- Arctic blast has gripped much of United States.
- Two motorists were killed in a 50-vehicle pile-up.
- More than 5,700 US flights were canceled on Friday.
An arctic blast that has gripped much of the United States this week, disrupting daily life and holiday travel for millions of Americans, was expected to produce the coldest Christmas Eve on record in several cities from Pennsylvania to Florida.
Temperatures are forecast to top out on Friday at just 8 degrees Fahrenheit (-13 Celsius) in Pittsburgh, the largest city in western Pennsylvania, surpassing its previous all-time coldest Christmas Eve high of 13 F, set in 1983, the National Weather Service (NWS) said.
The capital cities of Florida and Georgia — Tallahassee and Atlanta — were likewise expected to record their coldest daytime Christmas Eve high temperatures, while Washington, DC, was forecast to experience its chilliest December 24 since 1906.
The flurry of yuletide temperature records were predicted as a US deep freeze sharpened by perilous wind chills continued to envelope much of the eastern two-thirds of the nation into the holiday weekend.
The arctic cold combined with a “cyclone bomb” of heavy snow and howling winds roaring out of the Great Lakes region on Friday and into the Upper Mississippi and Ohio valleys to wreak havoc on power systems, roadways and commercial air traffic.
Extreme winter weather was blamed for at least five deaths on Friday.
Two motorists were killed, and numerous others injured, in a 50-vehicle pileup that shut down the Ohio Turnpike in both directions during a blizzard near Toledo, forcing an evacuation of stranded motorists by bus to keep them from freezing in their cars, officials said.
Three more weather-related fatalities were confirmed in neighbouring Kentucky — two from car accidents and one of a homeless person who died of exposure.
Freezing rain and ice from a separate storm in the Pacific Northwest made travel treacherous there as well on Friday.
Border to border
From the Canadian to the Mexican border and coast to coast, some 240 million people in all were under winter weather warnings and advisories of some sort on Friday, according to the weather service.
The NWS said its map of existing or impending meteorological hazards “depicts one of the greatest extents of winter weather warnings and advisories ever.”
With energy systems across the country strained by rising demand for heat and storm-related damage to transmission lines, as many as 1.5 million US homes and businesses were left without power on Friday, according to tracking site Poweroutage.us.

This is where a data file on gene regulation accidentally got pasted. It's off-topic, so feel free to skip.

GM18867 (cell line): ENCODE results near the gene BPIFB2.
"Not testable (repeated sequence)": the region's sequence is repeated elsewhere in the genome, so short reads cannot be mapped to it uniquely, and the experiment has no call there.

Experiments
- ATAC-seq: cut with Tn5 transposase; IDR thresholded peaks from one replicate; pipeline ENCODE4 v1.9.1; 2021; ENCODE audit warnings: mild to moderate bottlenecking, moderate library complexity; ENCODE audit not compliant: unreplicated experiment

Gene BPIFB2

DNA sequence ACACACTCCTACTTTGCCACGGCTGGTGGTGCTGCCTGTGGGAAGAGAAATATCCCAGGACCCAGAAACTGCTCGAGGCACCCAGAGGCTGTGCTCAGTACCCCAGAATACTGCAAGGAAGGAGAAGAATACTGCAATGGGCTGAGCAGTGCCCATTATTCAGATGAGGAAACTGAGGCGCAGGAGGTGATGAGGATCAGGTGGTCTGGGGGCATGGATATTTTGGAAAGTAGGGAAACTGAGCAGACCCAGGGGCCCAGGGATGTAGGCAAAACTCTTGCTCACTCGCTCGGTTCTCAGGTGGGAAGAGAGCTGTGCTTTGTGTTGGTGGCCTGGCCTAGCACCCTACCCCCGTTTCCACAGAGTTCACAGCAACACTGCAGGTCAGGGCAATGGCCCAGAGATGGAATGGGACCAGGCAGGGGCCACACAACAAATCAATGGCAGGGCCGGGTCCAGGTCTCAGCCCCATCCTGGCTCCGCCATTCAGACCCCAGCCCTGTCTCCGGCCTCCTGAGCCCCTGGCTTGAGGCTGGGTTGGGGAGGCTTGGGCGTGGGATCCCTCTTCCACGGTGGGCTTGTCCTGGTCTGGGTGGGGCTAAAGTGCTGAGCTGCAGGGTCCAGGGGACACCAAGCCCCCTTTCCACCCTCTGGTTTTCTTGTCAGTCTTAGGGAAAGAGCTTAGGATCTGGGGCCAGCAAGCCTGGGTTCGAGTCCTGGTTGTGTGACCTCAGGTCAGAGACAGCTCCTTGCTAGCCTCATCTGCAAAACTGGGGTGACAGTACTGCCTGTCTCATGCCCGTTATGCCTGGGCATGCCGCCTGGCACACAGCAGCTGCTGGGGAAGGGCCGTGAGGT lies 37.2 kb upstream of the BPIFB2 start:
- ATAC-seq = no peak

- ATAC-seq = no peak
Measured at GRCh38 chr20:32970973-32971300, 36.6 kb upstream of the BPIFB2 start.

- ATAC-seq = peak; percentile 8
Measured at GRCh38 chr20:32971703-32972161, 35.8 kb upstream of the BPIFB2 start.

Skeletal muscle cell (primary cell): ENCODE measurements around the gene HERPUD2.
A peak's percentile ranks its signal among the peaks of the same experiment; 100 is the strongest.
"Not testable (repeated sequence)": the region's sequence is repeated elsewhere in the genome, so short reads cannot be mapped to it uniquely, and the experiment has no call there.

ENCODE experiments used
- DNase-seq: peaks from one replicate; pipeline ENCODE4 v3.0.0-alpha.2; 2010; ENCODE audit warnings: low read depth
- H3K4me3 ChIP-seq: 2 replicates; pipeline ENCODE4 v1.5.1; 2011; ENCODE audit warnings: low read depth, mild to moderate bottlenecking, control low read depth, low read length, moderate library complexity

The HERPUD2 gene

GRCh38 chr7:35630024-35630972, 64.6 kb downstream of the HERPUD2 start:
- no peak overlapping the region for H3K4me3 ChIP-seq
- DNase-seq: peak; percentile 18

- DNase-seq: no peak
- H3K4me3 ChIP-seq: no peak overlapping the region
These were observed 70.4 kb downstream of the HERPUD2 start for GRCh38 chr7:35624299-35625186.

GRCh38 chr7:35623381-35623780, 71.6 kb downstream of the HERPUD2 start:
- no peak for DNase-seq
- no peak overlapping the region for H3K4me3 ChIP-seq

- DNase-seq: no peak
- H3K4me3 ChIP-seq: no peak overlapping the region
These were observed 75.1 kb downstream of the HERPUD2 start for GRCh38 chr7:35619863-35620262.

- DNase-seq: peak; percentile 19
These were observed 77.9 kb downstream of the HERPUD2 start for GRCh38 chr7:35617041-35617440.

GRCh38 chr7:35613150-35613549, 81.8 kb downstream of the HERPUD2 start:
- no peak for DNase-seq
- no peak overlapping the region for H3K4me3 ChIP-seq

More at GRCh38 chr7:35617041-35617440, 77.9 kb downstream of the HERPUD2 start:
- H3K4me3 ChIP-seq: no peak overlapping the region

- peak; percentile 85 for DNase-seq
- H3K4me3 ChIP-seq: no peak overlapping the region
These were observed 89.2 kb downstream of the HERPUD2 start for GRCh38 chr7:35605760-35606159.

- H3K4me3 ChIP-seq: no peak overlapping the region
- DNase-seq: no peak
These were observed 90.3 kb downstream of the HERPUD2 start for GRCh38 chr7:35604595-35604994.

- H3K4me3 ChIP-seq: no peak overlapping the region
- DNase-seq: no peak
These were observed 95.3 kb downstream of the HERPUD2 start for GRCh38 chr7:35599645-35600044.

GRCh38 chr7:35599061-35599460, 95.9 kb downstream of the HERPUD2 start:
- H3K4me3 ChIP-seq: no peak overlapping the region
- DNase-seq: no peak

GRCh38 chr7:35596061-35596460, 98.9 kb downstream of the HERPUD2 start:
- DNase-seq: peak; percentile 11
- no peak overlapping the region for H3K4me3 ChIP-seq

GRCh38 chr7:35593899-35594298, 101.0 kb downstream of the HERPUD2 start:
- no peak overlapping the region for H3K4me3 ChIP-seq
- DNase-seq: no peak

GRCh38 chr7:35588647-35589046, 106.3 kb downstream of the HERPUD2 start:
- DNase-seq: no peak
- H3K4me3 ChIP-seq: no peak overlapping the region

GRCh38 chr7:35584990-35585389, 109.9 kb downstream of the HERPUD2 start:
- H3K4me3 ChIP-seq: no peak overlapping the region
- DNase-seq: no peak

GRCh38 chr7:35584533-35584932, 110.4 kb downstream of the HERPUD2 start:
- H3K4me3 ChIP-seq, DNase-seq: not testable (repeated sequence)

The disruptions upended daily routines and holiday plans for millions of Americans during one of the busiest travel periods of the year.
The American Automobile Association had estimated that 112.7 million people planned to venture 50 miles (80 km) or more from home between Friday and January 2. But stormy weather heading into the weekend likely ended up keeping many of them at home.
More than 5,700 US flights were cancelled on Friday, according to flight-tracking service FlightAware, while blizzard conditions virtually paralysed road travel in some regions.
The city of Buffalo and its surrounding county on the edge of Lake Erie in western New York imposed a driving ban, and all three Buffalo-area border crossing bridges were closed to inbound traffic from Canada due to the weather.
The severe weather prompted authorities across the country to open warming centres in libraries and police stations while scrambling to expand temporary shelter for the homeless. The challenge was compounded by the influx of migrants crossing the US southern border by the thousands in recent weeks.
Bitter cold intensified by high winds extended through the Deep South to the US-Mexico border, plunging wind chill factors to single digits Fahrenheit (minus 18 to minus 13 Celsius) in El Paso, Texas. Exposure to such conditions can cause frostbite within minutes.